An effective performance management process, while requiring time to plan and implement, can save you and the employee time and energy. Most importantly, it can be a very effective motivator, since it can help organization and the employee achieve the best possible performance.

Performance management and long term goals
The purpose of performance management is to make sure that employee goals, employee behaviors used to achieve those goals, and feedback of information about performance are all linked to the corporate strategy. In achieving the long term goals, the overall goal of performance management is to ensure that the organization and all of its subsystems (processes, departments, teams, employees, etc.) are working together in an optimum fashion to achieve the results desired by the organization. To facilitate the long term goals an organization’s unique circumstance may necessitate more or less focus on certain activities:

• A clear mission statement understood by all employees • Continuous communication of organizational priorities, business plans and progress • Presence of systems focusing on quality improvement • Clear linkage between performance and rewards • Focus on performance of members of all levels • Existence of clear, continuously reviewed, performance standards • Presence of systems to foster high performance • Emphasis on fostering good employee relations These key attributes are the key to achieve an overall performance standard and the overall organizational long term goals. Overseeing performance and providing feedback is not an isolated event, focused in a performance assessment or evaluation. It is an ongoing process that takes place throughout the year. The Performance management process is a cycle, with discussions varying year-to-year based on changing objectives.

Performance management and short term goals
The proper Performance management systems establish when the whole vision of the organizations is separated in parts throughout the organization in individual level. Expected results and the outcome in short term level combine the whole long term goal of the company. Performance objectives and standards are two of the most common methods to define expected results. Both objectives and standards are most useful when, in addition to being written down and verifiable, they are:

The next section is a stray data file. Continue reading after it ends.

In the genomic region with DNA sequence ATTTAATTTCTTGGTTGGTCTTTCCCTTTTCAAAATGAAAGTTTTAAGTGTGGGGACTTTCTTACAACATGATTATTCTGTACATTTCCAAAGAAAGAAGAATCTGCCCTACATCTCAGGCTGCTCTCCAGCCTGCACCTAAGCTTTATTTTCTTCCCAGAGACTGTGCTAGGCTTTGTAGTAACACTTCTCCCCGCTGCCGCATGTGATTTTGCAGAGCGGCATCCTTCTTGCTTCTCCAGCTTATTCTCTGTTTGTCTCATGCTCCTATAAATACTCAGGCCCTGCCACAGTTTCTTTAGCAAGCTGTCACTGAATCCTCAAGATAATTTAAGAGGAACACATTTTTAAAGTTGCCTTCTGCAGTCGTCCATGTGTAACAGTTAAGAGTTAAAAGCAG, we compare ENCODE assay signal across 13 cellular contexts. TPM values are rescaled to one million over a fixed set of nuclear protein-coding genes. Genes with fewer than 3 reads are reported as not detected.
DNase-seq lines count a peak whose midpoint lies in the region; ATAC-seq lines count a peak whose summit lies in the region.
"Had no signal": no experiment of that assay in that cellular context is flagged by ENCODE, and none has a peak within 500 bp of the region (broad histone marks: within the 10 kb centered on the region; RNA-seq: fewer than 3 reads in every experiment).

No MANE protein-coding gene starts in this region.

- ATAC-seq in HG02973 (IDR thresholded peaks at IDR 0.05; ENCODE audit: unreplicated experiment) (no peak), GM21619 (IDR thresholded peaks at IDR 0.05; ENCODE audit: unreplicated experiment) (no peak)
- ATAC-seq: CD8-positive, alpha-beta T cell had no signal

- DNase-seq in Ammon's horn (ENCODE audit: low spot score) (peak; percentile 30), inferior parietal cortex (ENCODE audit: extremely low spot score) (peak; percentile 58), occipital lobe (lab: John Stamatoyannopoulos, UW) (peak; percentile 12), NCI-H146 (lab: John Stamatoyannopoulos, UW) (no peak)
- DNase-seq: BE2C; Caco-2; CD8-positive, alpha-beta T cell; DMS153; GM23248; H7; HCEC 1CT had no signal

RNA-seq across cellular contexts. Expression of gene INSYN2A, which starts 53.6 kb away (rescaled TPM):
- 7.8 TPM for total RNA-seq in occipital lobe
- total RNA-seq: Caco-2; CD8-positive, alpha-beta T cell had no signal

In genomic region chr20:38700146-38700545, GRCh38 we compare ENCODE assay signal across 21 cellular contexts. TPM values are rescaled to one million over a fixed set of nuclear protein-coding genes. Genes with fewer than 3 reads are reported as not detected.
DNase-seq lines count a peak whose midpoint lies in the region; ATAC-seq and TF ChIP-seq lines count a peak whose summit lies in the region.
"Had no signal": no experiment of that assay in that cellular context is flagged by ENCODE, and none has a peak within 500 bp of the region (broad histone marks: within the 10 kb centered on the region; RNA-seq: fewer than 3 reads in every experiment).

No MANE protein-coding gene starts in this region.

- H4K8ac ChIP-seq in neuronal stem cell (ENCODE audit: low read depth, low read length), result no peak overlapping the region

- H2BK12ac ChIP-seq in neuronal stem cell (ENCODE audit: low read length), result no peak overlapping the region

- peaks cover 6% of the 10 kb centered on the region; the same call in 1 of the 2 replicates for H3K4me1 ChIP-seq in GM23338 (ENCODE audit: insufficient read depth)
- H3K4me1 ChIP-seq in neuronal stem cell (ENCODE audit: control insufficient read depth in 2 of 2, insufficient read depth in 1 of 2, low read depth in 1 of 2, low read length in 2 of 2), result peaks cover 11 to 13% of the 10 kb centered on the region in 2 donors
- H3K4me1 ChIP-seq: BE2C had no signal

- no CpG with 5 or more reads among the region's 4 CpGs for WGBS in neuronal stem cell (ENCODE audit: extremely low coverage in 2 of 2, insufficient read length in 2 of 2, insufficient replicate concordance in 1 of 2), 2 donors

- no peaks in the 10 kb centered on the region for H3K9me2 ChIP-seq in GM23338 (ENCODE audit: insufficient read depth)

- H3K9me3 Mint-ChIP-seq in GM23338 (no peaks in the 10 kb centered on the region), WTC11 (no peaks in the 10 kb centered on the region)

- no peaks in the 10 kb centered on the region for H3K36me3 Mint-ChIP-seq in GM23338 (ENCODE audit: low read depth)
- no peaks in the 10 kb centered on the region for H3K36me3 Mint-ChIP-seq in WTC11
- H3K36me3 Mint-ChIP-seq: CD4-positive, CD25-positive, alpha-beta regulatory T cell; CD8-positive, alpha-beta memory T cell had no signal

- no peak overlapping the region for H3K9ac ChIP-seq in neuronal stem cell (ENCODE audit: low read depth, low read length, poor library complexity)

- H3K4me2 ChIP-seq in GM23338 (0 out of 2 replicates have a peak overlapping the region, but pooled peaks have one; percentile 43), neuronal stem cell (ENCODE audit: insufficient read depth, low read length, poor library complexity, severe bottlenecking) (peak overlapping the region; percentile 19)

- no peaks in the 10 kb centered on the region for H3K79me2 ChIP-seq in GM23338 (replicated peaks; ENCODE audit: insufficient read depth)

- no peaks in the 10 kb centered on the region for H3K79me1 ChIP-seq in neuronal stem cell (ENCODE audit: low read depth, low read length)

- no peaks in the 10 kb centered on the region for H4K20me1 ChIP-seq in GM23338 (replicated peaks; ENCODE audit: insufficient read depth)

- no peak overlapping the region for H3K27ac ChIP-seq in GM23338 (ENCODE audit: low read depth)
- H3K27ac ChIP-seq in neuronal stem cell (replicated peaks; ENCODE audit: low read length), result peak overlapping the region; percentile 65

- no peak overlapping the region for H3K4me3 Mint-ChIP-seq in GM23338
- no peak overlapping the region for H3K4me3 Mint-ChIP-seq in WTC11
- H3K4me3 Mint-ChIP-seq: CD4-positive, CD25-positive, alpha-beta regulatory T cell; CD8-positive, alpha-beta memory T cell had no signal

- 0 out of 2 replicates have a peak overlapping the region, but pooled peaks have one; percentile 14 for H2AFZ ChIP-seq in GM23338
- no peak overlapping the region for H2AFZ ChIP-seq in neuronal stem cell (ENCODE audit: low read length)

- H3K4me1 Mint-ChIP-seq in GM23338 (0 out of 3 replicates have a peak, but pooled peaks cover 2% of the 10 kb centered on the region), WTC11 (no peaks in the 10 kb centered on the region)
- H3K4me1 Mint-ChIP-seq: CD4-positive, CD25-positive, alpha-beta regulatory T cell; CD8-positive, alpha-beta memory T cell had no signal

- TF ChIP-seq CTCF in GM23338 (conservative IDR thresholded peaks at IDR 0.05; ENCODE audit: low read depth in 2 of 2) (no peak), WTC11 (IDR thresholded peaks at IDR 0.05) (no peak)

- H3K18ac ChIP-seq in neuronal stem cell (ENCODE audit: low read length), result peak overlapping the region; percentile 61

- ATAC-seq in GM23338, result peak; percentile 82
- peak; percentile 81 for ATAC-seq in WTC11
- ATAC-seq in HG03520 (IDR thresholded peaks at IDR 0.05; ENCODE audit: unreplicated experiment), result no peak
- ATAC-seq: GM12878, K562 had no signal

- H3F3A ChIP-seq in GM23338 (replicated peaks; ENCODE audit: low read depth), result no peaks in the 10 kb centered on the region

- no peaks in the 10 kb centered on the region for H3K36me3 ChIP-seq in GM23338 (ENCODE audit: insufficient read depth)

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Specific Measurable Attainable Relevant Timely

Specific – Objectives and standards should let employees know exactly which actions and results they are expected to accomplish. Measurable – Whenever possible, objectives and standards should be based on quantitative measures such as direct counts, percentages, and ratios. Attainable – The objective or standard should be achievable, but challenging, and attainable using resources available. Relevant – Individual goals, objectives and standards should be in alignment with those of the unit and the department in support of the University’s mission. Timely – Results should be delivered within a time period that meets the department and organization’s needs. Objectives and standards identify baselines for measuring performance results. From performance objectives and standards, supervisors can provide specific feedback describing the gap between expected and actual performance. When the performance of the employees is SMART, only then it is possible to achieve the short term goals with high efficiency.

Conclusion
Performance management is concerned with communication and involvement. It creates acclimate in which a continuing dialogue between managers and the members of their teas takes place to define expectations and share information on the organization’s mission values and objectives. Like all other systems, performance management systems require continuous review and change. Every change and corporate goals or strategies requires modifications in operational priorities while changes in technology or workforce characteristics necessities new ways of working. This means that a performance management system should evolve in response to emerging priorities. A vision of an organization is the main concern, and the employees are the individuals who give a view of the goal. If the overall performance of the organization is systematic and concerned only then it can achieve its long term and short term goal with high efficiency and effectiveness.